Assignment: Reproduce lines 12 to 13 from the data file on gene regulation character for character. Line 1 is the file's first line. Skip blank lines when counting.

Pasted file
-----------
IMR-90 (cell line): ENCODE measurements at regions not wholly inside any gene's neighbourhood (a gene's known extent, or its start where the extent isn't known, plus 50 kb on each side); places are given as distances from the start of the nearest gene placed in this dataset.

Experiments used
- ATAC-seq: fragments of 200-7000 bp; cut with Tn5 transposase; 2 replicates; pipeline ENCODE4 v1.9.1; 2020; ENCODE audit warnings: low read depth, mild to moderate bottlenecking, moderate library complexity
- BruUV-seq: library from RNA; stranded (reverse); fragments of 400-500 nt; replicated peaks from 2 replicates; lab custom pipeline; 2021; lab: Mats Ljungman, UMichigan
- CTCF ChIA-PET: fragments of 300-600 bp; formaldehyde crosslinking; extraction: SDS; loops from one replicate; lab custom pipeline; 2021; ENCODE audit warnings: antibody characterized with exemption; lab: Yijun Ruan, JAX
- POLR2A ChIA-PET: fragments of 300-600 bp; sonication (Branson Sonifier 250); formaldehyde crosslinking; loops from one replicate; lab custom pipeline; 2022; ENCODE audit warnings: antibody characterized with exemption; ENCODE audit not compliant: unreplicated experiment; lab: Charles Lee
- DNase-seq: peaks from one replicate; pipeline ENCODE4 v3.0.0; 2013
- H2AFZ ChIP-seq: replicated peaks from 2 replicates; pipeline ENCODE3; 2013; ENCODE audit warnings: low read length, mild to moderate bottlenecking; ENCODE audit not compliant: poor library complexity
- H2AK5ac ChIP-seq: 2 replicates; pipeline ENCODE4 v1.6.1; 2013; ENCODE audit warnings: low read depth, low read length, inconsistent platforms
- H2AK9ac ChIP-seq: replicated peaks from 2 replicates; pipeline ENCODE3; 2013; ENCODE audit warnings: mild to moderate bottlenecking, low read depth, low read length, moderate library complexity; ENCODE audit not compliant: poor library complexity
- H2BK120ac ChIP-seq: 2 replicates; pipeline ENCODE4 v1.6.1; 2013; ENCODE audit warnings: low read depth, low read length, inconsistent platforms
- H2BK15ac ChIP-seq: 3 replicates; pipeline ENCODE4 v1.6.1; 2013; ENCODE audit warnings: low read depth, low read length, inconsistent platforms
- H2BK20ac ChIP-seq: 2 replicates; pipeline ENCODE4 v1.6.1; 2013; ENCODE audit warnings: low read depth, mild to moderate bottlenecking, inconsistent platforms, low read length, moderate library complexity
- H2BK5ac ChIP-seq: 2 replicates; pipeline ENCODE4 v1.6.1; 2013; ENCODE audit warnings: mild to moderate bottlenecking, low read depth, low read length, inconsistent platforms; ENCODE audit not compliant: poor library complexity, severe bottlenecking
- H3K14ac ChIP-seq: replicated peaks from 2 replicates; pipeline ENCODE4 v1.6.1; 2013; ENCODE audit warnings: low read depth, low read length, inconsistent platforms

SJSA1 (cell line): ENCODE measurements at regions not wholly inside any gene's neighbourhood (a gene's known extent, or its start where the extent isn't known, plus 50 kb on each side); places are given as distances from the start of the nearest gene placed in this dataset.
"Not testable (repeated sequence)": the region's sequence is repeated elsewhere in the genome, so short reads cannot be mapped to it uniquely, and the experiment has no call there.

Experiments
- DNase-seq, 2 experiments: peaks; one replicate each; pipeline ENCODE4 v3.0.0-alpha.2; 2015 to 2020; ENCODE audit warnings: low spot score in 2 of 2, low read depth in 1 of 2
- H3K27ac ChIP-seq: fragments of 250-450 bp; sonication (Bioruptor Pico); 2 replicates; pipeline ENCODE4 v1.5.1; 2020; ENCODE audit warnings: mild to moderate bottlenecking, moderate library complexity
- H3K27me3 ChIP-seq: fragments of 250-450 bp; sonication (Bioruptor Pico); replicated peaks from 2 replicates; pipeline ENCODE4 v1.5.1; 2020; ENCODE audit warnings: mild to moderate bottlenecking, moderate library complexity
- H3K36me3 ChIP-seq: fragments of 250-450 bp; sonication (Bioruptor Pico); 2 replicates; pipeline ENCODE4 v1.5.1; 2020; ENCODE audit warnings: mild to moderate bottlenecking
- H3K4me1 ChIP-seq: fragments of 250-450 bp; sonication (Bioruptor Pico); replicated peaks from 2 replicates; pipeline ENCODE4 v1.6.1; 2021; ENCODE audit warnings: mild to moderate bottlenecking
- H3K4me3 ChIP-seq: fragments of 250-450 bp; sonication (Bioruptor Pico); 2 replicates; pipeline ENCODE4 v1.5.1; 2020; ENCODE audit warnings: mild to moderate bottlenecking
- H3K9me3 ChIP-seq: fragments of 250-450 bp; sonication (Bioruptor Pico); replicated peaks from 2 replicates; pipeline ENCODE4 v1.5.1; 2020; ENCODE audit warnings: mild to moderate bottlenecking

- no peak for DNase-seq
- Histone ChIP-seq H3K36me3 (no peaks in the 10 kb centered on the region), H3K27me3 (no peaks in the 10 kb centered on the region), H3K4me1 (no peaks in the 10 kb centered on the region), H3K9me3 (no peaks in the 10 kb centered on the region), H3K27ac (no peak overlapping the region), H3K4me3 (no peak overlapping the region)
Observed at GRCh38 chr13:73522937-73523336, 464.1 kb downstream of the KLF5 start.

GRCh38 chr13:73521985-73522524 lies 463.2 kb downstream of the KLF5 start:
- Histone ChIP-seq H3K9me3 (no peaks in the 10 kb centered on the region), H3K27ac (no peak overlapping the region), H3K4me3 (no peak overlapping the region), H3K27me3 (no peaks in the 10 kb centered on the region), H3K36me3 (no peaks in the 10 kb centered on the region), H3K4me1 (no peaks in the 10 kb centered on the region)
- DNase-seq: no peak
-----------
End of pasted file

- H2BK15ac ChIP-seq: 3 replicates; pipeline ENCODE4 v1.6.1; 2013; ENCODE audit warnings: low read depth, low read length, inconsistent platforms
- H2BK20ac ChIP-seq: 2 replicates; pipeline ENCODE4 v1.6.1; 2013; ENCODE audit warnings: low read depth, mild to moderate bottlenecking, inconsistent platforms, low read length, moderate library complexity